Jewish World Review Oct. 22, 1999/12 Mar-Cheshvan, 5760
LAST WEDNESDAY, Oct. 13, will be remembered in U.S. Senate history as
the day Majority Leader Trent Lott grew a backbone. In refusing to cave
in to Bill Clinton and Minority Leader Tom Daschle for a deal that would
postpone the vote on the Comprehensive Test Ban Treaty, Lott finally
mustered the courage to face down a president whose only concern is
politics and his own personal legacy. Clinton, in an hysterical press
conference the day after the treaty was defeated, a long session that
The New York Times foolishly called a “forceful and focused
performance,” resorted once again to calling the opposition “partisan”
and browbeaten by hardline Republicans.
Neither is true.
As for Gore’s fealty to Clinton, he told The Washington Post last Friday that he’s not sure if he’ll solicit the President’s further help in his campaign. He said that it’s a “very personal quest... For me to be successful, I have to have a personal connection and line of communication with the American people.” Whatever that means.
There are isolationists in the GOP, just as there are in the Democratic Party (research the vote on President Bush’s Gulf War and you’d be surprised to find out how many rabid hawks were doves back then). This is all politics and let’s not pretend it’s anything else. Clinton said at his press conference: “[The Senate majority] is saying America does not need to lead either by effort or by example. They are saying we don’t need our friends or allies. They are betting our children’s future on the reckless proposition that we can go it alone, that at the height of our power and prosperity, we should bury our heads in the sand behind a wall.”
And just what exactly would passage of the CTBT mean? Do you think for one moment that rogue states will abide by it? A madman dictator, like Saddam Hussein today, one we haven’t heard of tomorrow, will be dissuaded from taking any course he likes by a piece of paper? “Uh-oh, I’d be violating the treaty if I develop nuclear warheads. Better scratch that plan.”
As George Will wrote in Newsweek’s Oct. 25 issue: “Clinton said that every year of delay in ratifying the treaty increases the probability that nuclear weapons will spread to regions with intense national rivalries and to ‘rogue leaders and perhaps even to terrorists.’ Think about that. The most high-stakes decisions of nations, and the most dangerous desires of the likes of Saddam Hussein, can be controlled by a U.S. decision never again to test nuclear weapons? Such delusional thinking carries national hubris to new heights.”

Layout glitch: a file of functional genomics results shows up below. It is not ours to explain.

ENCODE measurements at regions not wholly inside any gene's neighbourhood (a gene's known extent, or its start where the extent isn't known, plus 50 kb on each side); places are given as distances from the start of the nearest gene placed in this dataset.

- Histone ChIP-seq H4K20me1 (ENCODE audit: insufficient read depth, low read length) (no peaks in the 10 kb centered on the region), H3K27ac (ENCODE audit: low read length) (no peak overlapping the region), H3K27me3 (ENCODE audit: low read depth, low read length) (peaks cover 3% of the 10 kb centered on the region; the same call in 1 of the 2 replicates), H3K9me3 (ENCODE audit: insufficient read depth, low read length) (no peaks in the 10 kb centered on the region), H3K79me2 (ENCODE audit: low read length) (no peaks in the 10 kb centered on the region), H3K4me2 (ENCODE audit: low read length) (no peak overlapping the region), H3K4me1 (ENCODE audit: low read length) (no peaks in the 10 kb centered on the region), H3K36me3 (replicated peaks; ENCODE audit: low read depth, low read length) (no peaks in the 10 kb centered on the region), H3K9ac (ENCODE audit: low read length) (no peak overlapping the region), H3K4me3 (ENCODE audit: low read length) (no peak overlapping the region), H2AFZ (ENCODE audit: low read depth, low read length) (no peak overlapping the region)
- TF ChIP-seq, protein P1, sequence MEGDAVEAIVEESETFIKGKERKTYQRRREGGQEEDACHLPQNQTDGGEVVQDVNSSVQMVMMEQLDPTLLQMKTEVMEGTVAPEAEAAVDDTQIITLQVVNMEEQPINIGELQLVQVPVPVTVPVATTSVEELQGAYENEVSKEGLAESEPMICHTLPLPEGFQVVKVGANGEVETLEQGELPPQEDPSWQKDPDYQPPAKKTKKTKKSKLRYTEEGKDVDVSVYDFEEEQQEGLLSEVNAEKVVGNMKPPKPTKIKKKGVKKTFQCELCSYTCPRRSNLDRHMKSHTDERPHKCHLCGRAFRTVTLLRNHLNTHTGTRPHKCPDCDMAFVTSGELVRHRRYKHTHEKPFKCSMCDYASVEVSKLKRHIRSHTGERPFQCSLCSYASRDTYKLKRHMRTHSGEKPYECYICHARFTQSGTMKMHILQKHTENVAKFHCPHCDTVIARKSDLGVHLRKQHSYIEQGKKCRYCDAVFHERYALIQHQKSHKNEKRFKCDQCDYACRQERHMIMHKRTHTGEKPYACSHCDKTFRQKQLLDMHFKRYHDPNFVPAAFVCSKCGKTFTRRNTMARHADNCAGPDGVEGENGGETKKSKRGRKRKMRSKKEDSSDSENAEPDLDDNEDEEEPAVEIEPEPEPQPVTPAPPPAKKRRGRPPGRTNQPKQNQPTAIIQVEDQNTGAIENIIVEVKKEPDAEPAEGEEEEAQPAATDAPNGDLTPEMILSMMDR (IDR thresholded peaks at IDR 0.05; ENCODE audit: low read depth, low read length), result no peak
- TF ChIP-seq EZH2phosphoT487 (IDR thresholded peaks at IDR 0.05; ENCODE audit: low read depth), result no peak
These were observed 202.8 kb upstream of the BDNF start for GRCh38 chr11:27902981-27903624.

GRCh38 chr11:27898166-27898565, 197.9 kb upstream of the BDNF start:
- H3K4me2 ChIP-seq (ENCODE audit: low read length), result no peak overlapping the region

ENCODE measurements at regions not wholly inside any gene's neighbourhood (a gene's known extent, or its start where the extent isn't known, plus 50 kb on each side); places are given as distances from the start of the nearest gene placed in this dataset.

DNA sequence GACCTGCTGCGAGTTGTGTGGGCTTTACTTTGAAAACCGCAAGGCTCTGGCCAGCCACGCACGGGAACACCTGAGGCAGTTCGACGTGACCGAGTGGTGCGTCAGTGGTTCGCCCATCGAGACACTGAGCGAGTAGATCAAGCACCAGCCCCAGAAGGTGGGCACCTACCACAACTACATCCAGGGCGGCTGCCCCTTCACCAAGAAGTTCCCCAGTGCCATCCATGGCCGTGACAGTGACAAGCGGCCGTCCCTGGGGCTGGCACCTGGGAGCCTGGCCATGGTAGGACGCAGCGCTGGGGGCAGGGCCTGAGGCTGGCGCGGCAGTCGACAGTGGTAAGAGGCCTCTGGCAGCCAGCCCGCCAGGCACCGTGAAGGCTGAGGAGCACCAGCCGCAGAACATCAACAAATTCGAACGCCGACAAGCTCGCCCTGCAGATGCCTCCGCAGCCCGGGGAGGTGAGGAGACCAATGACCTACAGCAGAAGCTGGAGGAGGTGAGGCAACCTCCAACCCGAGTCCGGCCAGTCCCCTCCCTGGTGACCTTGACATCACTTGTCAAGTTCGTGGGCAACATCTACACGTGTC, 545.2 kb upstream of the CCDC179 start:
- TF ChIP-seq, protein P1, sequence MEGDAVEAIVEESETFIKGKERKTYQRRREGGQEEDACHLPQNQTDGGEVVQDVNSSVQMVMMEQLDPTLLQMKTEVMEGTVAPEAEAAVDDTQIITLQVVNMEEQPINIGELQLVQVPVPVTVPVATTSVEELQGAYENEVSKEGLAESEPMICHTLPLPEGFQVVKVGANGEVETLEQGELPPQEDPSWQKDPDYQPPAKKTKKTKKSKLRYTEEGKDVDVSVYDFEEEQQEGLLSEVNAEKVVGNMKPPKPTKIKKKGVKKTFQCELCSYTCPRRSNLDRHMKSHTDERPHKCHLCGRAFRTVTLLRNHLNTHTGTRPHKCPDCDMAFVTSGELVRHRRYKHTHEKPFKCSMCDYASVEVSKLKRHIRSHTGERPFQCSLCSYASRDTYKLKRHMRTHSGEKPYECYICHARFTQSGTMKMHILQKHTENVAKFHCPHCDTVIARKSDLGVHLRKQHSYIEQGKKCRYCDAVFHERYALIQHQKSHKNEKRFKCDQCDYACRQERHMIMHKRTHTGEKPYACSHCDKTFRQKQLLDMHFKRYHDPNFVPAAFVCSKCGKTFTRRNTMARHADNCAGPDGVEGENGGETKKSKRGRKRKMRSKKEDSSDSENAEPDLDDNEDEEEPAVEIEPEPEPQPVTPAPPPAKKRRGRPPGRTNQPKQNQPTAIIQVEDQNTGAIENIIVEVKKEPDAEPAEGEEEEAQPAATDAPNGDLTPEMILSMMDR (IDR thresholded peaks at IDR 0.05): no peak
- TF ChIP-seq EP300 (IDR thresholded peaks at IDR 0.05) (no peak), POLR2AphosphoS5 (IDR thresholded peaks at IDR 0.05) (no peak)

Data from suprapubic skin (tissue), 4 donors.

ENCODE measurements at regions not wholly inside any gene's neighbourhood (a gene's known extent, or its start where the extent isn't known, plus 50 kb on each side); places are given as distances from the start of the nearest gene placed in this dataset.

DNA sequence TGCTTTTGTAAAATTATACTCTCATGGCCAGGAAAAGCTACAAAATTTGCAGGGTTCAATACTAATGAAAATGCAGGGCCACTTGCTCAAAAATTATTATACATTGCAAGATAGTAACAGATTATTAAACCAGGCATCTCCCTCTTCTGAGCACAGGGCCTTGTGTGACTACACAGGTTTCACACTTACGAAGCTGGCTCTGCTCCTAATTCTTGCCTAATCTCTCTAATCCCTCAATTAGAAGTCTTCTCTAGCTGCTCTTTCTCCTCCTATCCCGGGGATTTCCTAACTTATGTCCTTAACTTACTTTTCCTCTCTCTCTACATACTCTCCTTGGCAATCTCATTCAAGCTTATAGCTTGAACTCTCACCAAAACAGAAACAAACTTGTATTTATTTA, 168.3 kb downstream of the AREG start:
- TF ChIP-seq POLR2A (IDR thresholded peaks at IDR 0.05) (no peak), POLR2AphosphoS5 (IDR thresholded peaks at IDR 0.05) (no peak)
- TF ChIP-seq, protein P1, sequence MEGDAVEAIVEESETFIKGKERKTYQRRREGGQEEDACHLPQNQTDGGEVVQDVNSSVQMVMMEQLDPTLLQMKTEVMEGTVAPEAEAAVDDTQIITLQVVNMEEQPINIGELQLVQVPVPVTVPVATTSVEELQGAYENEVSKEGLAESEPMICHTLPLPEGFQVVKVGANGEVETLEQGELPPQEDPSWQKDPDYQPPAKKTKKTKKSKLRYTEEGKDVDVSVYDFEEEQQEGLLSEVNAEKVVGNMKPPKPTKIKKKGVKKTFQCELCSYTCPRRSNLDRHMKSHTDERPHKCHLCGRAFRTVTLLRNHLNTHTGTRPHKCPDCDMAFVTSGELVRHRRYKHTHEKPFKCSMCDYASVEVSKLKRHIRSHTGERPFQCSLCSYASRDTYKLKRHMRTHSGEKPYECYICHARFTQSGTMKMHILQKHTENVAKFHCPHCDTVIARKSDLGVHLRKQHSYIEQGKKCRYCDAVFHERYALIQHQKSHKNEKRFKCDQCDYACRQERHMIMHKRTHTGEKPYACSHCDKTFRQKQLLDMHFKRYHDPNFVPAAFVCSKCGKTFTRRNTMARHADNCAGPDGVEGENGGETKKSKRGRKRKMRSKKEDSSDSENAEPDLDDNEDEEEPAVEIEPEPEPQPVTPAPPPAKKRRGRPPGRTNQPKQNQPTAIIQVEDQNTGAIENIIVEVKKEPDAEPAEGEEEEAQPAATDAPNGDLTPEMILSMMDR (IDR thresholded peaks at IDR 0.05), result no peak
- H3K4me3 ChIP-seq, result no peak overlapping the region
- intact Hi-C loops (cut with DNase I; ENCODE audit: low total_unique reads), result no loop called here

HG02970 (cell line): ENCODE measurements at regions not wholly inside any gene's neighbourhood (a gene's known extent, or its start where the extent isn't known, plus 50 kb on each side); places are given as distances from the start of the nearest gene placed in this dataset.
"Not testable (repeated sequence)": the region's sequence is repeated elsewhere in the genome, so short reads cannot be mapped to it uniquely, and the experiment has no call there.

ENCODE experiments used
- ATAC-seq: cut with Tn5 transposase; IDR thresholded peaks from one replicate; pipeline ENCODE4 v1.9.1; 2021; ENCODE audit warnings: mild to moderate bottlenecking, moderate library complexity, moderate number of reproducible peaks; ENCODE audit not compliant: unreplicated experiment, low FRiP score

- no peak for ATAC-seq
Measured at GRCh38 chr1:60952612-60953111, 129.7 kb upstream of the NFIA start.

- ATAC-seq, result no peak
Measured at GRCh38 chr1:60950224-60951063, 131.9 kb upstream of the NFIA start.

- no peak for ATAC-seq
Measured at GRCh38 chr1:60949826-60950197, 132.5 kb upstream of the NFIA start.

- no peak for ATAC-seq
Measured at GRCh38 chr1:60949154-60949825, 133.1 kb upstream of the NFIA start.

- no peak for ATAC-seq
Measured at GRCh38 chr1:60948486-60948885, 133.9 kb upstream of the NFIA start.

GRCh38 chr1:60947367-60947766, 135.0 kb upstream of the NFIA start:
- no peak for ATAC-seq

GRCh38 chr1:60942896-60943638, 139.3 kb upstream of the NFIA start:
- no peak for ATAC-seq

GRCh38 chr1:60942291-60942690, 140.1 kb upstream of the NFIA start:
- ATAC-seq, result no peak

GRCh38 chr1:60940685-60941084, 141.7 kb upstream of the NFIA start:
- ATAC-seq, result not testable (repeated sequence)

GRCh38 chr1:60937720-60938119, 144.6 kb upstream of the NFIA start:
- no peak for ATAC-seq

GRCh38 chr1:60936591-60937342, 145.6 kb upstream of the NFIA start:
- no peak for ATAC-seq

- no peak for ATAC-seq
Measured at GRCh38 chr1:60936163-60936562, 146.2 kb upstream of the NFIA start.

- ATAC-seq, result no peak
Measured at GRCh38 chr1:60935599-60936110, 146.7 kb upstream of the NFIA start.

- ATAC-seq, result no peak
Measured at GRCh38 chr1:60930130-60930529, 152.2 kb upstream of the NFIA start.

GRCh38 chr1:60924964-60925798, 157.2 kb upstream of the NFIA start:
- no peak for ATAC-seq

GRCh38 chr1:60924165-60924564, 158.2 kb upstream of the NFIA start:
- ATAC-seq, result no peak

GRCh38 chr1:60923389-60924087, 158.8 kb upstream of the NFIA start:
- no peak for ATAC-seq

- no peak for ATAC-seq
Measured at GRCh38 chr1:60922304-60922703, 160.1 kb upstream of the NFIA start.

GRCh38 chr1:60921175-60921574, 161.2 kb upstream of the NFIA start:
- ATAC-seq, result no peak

Much has already been written about New York Times political hack R.W. Apple’s astonishing lead sentence in his Oct. 14 article about the Senate vote, but it’s so indicative of how the paper that long ago was respected has gone wrong that I’ll repeat it one more time. “The Senate’s decisive rejection tonight of the Comprehensive Test Ban Treaty was the most explicit American repudiation of a major international agreement in 80 years, and it further weakened the already shaky standing of the United States as a global moral leader.”
He then compares the CTBT to the Versailles Treaty, as if that legislation and the ailing president touting it, Woodrow Wilson, are in the same league as today’s soiled bill and the man allegedly behind it, Clinton. Wilson, at least, was passionate in his beliefs and died soon afterward; Clinton did virtually nothing to bargain with Trent Lott in the last several weeks. He was too busy playing golf. But when an opportunity arises to whip up the American people, to get on the podium and give a speech filled with lies and sanctimonious slogans, he’s like a junkie with a spike in his vein.
Meanwhile, other Times headlines: On Oct. 14, “Senate Kills Test Ban Treaty in Crushing Loss for Clinton”; Oct. 15, “The Senate’s Harmful Vote,” “Clinton Says ‘New Isolationism’ Imperils U.S. Security” and “Senate Vote: Partisanship Arrives in Foreign Affairs.” Hmm, didn’t know that matters of international significance were never “partisan.” As the Times’ home delivery tv advertisement says, the one with a grandmother holding the paper: The New York Times: every day a chance to learn something new.
“But the voters are another matter. Mr. Gore is not connecting with the people. And time is running out... The danger for Mr. Gore is that if he does not find a way to begin connecting with voters, Mr. Bradley may change the whole dynamic of the race before Southern primaries come into play.”
Herbert ought to be mad about that misrepresentation of his column. But maybe the benefits of being one of Arthur Sulzberger Jr.’s lackeys have rewards that go beyond honest